What next? We’ll feed these data together with a stronger case for a pedestrian light at the bottom of Courthill Road to both TfL and Caroline Pidgeon AM who is chair of the Transport Committee at the London Assembly. We’ve been campaigning for a pedestrian traffic light at the bottom of Courthill Road for a long time and awareness is high, let’s keep it on the agenda of those that can make it happen.

I wrote this already but it’s worth repeating, you can help by emailing to londonstreets@tfl.gov.uk and adding your name to our online petition.


In the photo from left Tam Langley, me with a hat, Chris Maines and Andrew Milton.

Courthill Road Junction campaign

December 11, 2009

One of the issues that affect many residents of Lewisham Central and users of Ladywell Pool is the devilish pedestrian crossing at the bottom of Courthill Road at the junction with Lewisham High Street. Recently a very serious accident took place there and a woman was run over by a car, she was badly hurt but fortunately survived. Do we have to wait for a fatality before a pedestrial traffic light is provided?

Here’s a video I took a few months ago, it shows how in absence of a traffic light for pedestrians it’s actually near impossible to cross in safety. Cars can come at you from 4 different directions and as it happens most people have only two eyes. I’ve been crossing that road most days for about 11 years and I still don’t know which way to look.

About halfway through the video there is a window of about 20 seconds where it is possible to cross, only that without traffic light one cannot know if it is safe or not and for how long, maybe cars are not coming from some direction not because traffic lights are holding them but because there aren’t cars from there in that moment. With so many possible ways to have incoming traffic it’s very difficult to understand that and it does happen that just as you start crossing someone speeds in front of you, you just cannot know, you can’t see their traffic light.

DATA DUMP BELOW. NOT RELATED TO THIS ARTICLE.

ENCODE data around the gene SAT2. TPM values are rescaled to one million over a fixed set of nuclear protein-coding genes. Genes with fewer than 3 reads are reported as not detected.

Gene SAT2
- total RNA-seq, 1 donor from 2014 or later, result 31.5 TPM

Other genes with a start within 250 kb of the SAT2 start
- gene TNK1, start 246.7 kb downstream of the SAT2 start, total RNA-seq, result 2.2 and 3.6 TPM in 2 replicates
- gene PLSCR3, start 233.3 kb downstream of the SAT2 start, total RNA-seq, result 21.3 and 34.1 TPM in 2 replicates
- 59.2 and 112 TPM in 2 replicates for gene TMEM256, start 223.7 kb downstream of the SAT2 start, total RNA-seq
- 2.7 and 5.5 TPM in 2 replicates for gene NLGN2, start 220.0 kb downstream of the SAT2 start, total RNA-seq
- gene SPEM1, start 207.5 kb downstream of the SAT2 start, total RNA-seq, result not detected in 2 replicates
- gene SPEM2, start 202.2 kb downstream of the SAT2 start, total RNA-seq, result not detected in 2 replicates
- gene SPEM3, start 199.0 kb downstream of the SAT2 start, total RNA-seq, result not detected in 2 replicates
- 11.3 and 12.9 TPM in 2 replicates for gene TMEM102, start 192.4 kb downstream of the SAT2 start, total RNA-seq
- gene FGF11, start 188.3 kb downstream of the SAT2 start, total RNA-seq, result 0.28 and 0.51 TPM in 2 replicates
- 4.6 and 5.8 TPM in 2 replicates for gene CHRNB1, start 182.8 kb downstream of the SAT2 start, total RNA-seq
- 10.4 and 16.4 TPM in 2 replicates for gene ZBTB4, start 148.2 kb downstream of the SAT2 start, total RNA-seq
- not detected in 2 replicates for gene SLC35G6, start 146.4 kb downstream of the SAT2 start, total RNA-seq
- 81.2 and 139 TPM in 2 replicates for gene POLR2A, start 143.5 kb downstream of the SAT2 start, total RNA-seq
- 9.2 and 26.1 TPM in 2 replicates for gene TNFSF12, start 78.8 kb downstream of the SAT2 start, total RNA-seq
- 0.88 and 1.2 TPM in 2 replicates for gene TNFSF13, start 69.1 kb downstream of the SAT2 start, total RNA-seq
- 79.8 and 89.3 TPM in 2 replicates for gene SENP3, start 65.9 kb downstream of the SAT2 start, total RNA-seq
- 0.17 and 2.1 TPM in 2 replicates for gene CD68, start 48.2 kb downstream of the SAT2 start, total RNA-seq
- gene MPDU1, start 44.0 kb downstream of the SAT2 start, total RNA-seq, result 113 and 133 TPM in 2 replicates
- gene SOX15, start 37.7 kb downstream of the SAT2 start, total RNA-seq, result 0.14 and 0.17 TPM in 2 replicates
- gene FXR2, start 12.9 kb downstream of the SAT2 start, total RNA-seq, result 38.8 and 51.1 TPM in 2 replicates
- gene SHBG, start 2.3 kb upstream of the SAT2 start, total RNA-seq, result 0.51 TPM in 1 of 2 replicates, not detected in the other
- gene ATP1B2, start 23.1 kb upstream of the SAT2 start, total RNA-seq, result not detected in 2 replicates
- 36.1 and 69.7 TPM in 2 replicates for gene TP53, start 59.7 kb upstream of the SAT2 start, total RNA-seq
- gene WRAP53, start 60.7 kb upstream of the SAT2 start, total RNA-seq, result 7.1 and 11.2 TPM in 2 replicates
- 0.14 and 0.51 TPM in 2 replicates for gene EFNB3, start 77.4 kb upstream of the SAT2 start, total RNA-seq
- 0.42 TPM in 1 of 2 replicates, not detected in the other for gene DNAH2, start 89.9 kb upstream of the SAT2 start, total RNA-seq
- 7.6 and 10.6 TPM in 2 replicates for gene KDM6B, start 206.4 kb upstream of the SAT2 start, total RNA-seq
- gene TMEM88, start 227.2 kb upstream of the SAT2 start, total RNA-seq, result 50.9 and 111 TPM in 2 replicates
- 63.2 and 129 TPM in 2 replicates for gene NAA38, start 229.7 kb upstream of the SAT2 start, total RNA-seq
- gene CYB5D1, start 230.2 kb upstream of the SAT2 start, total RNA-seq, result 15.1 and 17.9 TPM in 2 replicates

Then just as the traffic restarts a woman wants to cross, notice how at first she is unsure about when to start crossing, and then after she starts crossing and reaches the middle of the road cars start to move, but again she cannot know if they’re going straight or turning into Courthill Road so she has a moment of hesitation and waits in the middle of the road with cars running near her until she finally finds the moment to cross the second half of the road.
It’s crazy, that’s the normal way to cross Courthill Road.

A few months ago me and Libdem Councillors Chris Maines, Andrew Milton and Dave Edgerton went to City Hall and delivered to Mayor Boris a 600 signatures strong petition asking him to give us the traffic light we need. The petition sheets were handed in by Caroline Pidgeon AM who is the Libdem Chair of the Transport Committee of the GLA.

We were then told by TfL that they were studying possible solutions but since a few months have passed and I haven’t heard anything about it I just sent another email to TfL asking for an update and I’ll post here any reply I receive.
You can do the same by emailing to londonstreets@tfl.gov.uk and in case you have not done so yet you can add your name to our online petition, the more people sign it the bigger the pressure we can put on TfL.

Councillors’ expenses – the petition!

November 30, 2009

We the undersigned ask Lewisham Council to make the Councillors’ expenses list available online from the Council’s website with immediate effect.
We also ask Lewisham Council to produce an official statement explaining why these non-confidential papers were not published online together with the rest of the Standards Committee papers of 24th November 2009.

Click here to learn more about it and sign now.
You can also join the Facebook group.